Statement: Stem cells obtained from dental tissues are considered adult stem cells.
Yes 51.11% Expected answer
No 7.41%
Not sure 41.48%
Statement: Adult stem cells can be obtained from sperm and eggs.
Yes 19.12%
No 47.79% Expected answer
Not sure 33.09%
Statement: Mesenchymal stem cells (MSCs) are derived from various tissues such as bone marrow, umbilical cord, placenta, adipose tissue and dental tissues.
Yes 84.56% Expected answer
No 2.21%
Not sure 13.24%
Statement: Dental stem cells can be derived from dental pulp and periodontal ligament tissues.
Yes 77.21% Expected answer
No 0.00%
Not sure 22.79%
Table 3. The above shows several statements regarding the future and the willingness of the respondent to contribute to the dental stem cell industry.
Statement: Dental stem cell research has a positive future.
Strong disagree 0.00%
Disagree 0.74%
Unsure 8.82%
Agree 63.24%
Strongly agree 27.21%
Statement: I would like to donate my extracted teeth for therapeutic and research purposes.
Strong disagree 2.21%
Disagree 6.62%
Unsure 16.91%
Agree 59.56%
Strongly agree 14.71%
Statement: I would like to conserve my dental stem cells for personal and therapeutic purpose.
Strong disagree 1.47%
Disagree 4.41%
Unsure 24.26%
Agree 56.62%
Strongly agree 13.24%
Statement: Dental stem cell industry i.e stem cell banking and stem cell products is a good investment.
Strong disagree 0.74%
Disagree 1.47%
Unsure 35.29%
Agree 52.94%
Strongly agree 9.56%
Table 4. Data association of various professional groups with knowledge and perception of stem cells.
- - - - Pearson Chi-Square
No Not sure Yes p-values
- Stem cells obtained from dental tissues are considered adult stem cells. Dentist 11 17 38 0.015
- 78.60% 27.00% 47.50%
- - - -
- - - -
- - - -
- - - -
- Medical doctor 2 28 18
- 14.30% 44.40% 22.50%
- Other 0 7 7
- 0.00% 11.10% 8.80%
- Scientist 1 11 17
- 7.10% 17.50% 21.30%
- Dental stem cells can be derived from dental pulp and periodontal ligament tissues. Dentist 1 6 59 0.003
- 50.00% 16.20% 50.00%
- Medical doctor 1 19 29
- 50.00% 51.40% 24.60%
- Other 0 7 7
- 0.00% 18.90% 5.90%
- Scientist 0 5 23
- 0.00% 13.50% 19.50%
- Dental stem cells have the unique ability to self-renew and differentiate into trilineage differentiation (i.e osteoblasts, chondrocytes, adipocytes). Dentist 2 9 55 0.002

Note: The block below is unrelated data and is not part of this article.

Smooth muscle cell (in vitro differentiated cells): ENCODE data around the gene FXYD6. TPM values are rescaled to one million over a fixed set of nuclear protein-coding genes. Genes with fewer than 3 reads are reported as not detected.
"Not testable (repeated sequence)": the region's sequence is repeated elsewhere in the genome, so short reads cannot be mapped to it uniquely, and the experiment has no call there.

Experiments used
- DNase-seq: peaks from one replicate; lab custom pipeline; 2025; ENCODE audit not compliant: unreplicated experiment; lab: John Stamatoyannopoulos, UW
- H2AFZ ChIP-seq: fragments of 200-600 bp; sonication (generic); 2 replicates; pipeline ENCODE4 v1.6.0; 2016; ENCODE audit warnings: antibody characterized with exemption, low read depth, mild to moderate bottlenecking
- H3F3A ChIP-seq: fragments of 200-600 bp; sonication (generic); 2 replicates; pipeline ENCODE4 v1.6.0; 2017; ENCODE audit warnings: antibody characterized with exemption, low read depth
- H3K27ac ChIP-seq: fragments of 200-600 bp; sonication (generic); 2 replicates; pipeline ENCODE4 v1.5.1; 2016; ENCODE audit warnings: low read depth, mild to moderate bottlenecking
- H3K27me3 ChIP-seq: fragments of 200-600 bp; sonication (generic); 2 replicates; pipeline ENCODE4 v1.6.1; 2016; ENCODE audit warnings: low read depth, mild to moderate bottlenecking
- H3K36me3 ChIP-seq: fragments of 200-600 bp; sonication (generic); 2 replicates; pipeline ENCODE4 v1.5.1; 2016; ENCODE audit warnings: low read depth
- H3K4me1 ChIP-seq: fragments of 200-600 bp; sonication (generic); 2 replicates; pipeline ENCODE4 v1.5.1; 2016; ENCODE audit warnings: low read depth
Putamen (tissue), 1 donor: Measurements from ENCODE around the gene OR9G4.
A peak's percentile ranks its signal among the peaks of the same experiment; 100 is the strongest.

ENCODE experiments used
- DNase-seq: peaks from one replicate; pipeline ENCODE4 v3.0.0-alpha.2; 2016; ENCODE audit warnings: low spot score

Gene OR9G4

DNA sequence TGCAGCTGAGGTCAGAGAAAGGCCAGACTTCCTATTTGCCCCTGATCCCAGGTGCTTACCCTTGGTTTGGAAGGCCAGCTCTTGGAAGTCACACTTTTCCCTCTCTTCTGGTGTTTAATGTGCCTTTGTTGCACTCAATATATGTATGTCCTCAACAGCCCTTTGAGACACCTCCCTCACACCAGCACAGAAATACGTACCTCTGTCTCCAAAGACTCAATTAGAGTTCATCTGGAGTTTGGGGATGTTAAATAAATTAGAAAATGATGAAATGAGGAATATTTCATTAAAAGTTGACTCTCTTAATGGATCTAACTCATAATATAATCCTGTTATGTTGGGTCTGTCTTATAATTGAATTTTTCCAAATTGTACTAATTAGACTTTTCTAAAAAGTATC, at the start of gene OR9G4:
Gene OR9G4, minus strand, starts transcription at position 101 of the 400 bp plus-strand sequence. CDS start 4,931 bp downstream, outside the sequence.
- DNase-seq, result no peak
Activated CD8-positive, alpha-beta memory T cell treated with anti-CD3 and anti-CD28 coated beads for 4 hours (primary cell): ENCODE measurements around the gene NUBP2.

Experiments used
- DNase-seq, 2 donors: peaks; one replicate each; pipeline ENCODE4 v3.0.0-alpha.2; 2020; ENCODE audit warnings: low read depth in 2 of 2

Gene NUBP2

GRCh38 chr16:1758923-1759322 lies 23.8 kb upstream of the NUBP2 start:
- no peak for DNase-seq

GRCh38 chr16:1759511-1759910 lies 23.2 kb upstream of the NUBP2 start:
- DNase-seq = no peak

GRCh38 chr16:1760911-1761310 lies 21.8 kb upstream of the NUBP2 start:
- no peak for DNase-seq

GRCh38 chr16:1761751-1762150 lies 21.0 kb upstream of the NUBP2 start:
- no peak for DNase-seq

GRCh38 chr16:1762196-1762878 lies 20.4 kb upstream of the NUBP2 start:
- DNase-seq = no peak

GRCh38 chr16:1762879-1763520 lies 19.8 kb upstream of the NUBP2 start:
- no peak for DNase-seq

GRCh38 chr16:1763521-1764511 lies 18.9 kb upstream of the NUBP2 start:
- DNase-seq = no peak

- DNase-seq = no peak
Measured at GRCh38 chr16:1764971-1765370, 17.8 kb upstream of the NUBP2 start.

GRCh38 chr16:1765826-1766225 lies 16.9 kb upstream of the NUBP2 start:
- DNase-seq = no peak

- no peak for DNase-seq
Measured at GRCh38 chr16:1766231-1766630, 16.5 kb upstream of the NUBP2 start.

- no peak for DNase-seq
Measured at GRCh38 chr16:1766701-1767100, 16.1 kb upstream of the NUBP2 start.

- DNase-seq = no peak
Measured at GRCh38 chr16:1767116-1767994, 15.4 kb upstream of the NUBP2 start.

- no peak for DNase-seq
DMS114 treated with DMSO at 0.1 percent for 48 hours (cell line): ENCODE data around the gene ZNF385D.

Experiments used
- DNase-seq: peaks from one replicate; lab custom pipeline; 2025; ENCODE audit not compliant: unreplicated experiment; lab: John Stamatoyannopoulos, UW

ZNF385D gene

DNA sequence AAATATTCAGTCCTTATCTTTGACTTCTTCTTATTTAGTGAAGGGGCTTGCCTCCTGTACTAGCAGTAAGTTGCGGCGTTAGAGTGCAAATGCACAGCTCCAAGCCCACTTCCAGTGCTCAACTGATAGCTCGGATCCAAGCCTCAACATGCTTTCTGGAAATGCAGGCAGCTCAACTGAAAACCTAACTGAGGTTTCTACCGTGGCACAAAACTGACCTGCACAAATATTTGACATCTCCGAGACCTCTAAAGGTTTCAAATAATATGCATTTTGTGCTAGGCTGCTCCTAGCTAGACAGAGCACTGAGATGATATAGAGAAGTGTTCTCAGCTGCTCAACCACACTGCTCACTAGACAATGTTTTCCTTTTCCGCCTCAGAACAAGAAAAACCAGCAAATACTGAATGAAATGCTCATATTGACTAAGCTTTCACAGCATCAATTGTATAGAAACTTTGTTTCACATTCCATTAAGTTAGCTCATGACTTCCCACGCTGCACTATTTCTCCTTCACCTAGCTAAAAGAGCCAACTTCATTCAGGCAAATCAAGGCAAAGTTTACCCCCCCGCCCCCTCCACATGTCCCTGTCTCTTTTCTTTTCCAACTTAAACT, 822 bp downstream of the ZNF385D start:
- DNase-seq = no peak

- 28.60% 20.50% 51.40%
- Medical doctor 2 22 25
occupation 28.60% 50.00% 23.40%
- Other 0 7 7  
- 0.00% 15.90% 6.50%
- Scientist 3 6 20
- - 42.90% 13.60% 18.70%
- - - Agree Disagree Strongly Agree Unsure 0.035
- - Dentist 37 1 23 5
- - 41.10% 33.30% 40.40% 62.50%
- Government should do more campaign to make people aware of dental stem cell research. Medical doctor 35 0 13 1
- - 38.90% 0.00% 22.80% 12.50%
- - Other 4 0 10 0
- - 4.40% 0.00% 17.50% 0.00%
- - Scientist 14 2 11 2
  - 15.60% 66.70% 19.30% 25.00%

Their knowledge of dental stem cells was further evaluated, and they were given a few questions and statements to answer. Most respondents (51.11%) were aware that mesenchymal stem cells (MSCs) are derived from various sources, such as bone marrow and dental tissues. The results from respondents are shown in Table 2.

To assess their level of perception and awareness of dental stem cells, the respondents’ opinion on the future of such cells and their willingness to donate or invest in the industry were sought. The results, as tabulated in Table 3, suggest strong support for the potential use and investment in DSCs in the future.

4. DISCUSSION

This study assesses the level of knowledge, awareness, and perception of DSCs and their applications in regenerative medicine among professional groups (dentists, medical doctors, scientists, and others) in Malaysia. The respondents comprised rather a diverse ethnicity (with the majority (46%) being Malays, followed by Indians (24%) and Chinese (18%)). About 57% of the respondents were young (30-39 years) and in the early stages of their professions. A possible explanation is that younger professionals show greater interest in the subject since they are more exposed to stem cells than those in older groups. From our observations, the majority of respondents claimed to have heard of stem cells regardless of their specialties. Most of them were practitioners and academicians. The findings suggest that respondents are well informed about stem cells, most probably due to their academic and research background, making them extremely familiar with stem cell research.